2 Figure 1.1 Binary search trees Inorder tree walk The binary search tree property allows us to print keys in a binary search tree in order, recursively Elements are printed in monotonically increasing order. 8 7 (a) A binary search tree on 6 nodes with height. (b) 8 A less efficient binary search tree with height 4 that contains the same keys. The inorder tree walk prints the keys in each of the two binary search trees from Figure 1.1 in the order, 3,,, 7, 8. 6 INORDER TREE WALK(x) 1. if x NIL. then INORDER TREE WALK(left[x]) 3. print key[x] 4. INORDER TREE WALK(right[x]) Properties of binary search trees Theorem If x is the root of an n node subtree, then the call INORDER TREE WALK(x) takes (n). Proof: T(0) = c, as It takes constant time on an empty subtree. Left subtree has k nodes and right subtree has n k 1 nodes. d : the time to execute INORDER TREE WALK(x), exclusive of the time spent in recursive calls. Prove by substitution method:t(n)=(c+d)n+c. For n = 0, we have (c+d) 0+c=c=T(0). For n > 0, T(n) = T(k) + T(n k 1)+d = ((c+d)k+c)+((c+d)(n k 1)+c)+d = (c+d)n+c (c+d)+c+d = (c+d)n+c. 7 Outline 8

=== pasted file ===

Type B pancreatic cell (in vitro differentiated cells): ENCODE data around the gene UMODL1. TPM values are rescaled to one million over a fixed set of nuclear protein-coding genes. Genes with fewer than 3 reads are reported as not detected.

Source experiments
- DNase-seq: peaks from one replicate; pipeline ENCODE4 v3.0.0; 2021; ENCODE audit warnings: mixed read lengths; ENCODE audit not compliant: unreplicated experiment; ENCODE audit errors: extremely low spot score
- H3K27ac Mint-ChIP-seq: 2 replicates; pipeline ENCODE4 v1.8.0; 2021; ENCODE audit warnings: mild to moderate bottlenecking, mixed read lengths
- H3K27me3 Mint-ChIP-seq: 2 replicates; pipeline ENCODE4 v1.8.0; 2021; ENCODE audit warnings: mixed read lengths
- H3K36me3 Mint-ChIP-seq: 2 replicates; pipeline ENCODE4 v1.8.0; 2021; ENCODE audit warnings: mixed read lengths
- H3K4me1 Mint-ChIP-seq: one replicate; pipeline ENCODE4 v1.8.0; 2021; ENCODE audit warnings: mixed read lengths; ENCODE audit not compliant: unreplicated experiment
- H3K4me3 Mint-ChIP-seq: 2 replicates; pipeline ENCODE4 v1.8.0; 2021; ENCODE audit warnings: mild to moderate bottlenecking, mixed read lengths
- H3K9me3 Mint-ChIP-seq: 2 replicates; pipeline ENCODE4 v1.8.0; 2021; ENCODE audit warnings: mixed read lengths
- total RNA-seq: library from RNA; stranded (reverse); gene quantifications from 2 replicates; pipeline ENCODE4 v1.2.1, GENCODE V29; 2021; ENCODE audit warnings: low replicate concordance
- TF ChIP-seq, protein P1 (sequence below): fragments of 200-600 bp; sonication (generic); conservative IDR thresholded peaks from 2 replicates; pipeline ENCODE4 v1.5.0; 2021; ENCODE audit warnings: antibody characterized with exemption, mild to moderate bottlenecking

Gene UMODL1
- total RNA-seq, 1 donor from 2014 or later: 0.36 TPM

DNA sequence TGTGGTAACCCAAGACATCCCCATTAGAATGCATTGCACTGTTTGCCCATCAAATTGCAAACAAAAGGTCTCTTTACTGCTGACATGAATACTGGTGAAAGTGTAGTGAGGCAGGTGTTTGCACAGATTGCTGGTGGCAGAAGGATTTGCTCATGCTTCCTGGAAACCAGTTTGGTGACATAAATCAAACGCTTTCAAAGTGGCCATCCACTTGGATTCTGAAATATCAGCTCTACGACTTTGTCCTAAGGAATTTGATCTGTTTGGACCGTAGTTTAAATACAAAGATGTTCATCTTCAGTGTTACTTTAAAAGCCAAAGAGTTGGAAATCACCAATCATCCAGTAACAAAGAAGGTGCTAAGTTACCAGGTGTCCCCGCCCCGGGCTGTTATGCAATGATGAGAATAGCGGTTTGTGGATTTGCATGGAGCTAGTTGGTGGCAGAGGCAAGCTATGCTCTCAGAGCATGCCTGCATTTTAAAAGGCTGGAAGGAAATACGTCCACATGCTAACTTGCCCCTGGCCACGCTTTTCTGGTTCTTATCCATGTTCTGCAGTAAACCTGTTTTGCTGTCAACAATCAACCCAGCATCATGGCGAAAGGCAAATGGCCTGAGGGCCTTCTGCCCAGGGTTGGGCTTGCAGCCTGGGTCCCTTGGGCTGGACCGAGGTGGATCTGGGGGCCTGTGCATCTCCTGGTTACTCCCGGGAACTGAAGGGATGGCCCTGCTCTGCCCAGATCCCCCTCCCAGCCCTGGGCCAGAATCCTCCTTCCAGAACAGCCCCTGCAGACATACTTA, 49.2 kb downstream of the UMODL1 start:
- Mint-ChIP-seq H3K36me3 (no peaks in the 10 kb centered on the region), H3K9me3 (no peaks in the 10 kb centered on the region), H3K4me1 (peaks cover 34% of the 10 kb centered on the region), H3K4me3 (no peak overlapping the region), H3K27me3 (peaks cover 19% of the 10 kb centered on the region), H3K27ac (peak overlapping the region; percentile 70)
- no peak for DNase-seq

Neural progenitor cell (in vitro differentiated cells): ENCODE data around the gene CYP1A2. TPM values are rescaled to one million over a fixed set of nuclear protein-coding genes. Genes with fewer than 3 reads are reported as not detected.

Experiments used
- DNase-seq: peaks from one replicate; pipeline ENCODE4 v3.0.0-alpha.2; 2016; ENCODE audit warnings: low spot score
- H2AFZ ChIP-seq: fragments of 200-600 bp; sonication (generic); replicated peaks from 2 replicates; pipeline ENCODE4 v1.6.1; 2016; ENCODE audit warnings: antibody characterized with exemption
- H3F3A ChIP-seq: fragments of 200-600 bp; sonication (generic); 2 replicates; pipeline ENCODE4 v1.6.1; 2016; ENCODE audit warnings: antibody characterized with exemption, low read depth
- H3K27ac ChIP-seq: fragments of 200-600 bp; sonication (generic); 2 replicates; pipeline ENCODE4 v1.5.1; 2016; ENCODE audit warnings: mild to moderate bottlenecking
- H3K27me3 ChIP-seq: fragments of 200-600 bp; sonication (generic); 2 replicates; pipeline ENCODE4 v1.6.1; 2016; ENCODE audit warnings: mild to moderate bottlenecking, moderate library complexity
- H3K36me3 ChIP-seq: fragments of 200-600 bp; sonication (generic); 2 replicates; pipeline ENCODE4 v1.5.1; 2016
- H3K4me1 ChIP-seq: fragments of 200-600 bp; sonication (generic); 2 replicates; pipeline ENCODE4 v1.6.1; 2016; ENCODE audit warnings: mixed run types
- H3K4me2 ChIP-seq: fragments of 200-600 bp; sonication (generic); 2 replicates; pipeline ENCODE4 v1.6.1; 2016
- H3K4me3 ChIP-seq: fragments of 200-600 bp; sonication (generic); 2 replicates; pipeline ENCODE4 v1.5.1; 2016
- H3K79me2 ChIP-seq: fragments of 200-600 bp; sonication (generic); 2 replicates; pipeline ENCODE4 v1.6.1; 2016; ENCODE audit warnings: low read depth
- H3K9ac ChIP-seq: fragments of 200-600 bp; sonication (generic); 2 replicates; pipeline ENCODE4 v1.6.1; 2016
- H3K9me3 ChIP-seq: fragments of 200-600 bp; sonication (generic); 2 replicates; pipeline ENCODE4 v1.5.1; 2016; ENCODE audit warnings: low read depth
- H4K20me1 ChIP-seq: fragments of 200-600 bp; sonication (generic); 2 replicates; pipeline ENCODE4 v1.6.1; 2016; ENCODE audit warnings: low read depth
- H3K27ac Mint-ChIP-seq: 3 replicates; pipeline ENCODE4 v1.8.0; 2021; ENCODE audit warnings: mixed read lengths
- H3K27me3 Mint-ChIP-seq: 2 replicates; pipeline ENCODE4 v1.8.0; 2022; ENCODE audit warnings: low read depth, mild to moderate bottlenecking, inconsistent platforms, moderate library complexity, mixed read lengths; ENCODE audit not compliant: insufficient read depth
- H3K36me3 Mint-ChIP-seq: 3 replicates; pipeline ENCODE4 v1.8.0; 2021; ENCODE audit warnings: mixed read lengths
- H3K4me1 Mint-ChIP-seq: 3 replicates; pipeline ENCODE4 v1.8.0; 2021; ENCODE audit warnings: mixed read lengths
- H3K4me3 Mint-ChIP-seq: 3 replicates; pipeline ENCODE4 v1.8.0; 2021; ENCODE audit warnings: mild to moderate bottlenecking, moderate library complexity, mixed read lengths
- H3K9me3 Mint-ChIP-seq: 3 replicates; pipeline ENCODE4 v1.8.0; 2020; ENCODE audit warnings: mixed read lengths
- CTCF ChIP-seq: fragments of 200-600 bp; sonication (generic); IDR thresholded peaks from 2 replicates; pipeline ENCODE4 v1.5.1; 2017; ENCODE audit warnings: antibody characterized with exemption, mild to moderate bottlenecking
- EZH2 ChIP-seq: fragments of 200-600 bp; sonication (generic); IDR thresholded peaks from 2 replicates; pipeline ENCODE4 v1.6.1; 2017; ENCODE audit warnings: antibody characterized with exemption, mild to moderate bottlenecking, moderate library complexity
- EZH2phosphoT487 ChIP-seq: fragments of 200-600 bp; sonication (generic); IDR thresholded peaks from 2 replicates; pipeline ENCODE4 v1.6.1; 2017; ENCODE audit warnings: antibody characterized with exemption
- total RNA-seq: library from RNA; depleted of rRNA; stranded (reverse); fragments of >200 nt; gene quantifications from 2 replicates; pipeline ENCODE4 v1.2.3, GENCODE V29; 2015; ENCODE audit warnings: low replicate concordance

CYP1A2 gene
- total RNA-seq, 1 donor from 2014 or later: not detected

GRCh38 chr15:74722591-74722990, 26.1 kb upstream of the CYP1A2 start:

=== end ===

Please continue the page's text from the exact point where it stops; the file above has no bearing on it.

3 Operations on binary search trees We shall examine SEARCH, MINIMUM, MAXIMUM, SUCCESSOR, and PREDECESSOR operations. The running times of these operations are all O(h). On most computers, the iterative version is more efficient. Time: The algorithm visiting nodes on a downward path from the root. Thus, running time is O(h). 9 TREE SEARCH(x, k) 1. if x = NIL or k = key[x]. then return x 3. if k < key[x] 4. then return TREE SEARCH(left[x], k). else return TREE SEARCH(right[x], k) ITERATIVE TREE SEARCH(x, k) 1. while x NIL and k key[x]. do if k < key[x] 3. then x left[x] 4. else x right[x]. return x Minimum and maximum The binary search tree property guarantees that the minimum key of a binary search tree is located at the leftmost node, and the maximum key of a binary search tree is located at the rightmost node. Traverse the appropriate pointers (left or right) until NIL is reached. Time: Both procedures visit nodes that form a downward path from the root to a leaf. Both procedures run in O(h)time. 10 TREE MINIMUM(x) 1. while left[x] NIL. do x left[x] 3. return x TREE MAXIMUM(x) 1. while right[x] NIL. do x right[x] 3. return x Successor and predecessor 1/ Successor and predecessor / Assuming that all keys are distinct, the successor of a node x is the node y such that key[y] is the smallest key > key[x]. The structure of a binary search tree allows us to determine the successor of a node without ever comparing keys. If x has the largest key in the binary search tree, then we say that x s successor is NIL. There are two cases: TREE SUCCESSOR(x) 1. if right[x] = NIL. then return TREE MINIMUM(right[x]) 3. y p[x] 4. while y NIL and x = right[y]. do x y 6. y p[y] 7. return y If node x has a non empty right subtree, then x s successor is the minimum in x s right subtree. If node x has an empty right subtree and x has a successor y, then y is the lowest ancestor of x whose left child is also an ancestor of x. 11 The successor of the node with key 13 is the node with key 1. Time: Since we either follow a path up the tree or follow a path down the tree. The running time is O(h). TREE PREDECESSOR is symmetric to TREE SUCCESSOR. 1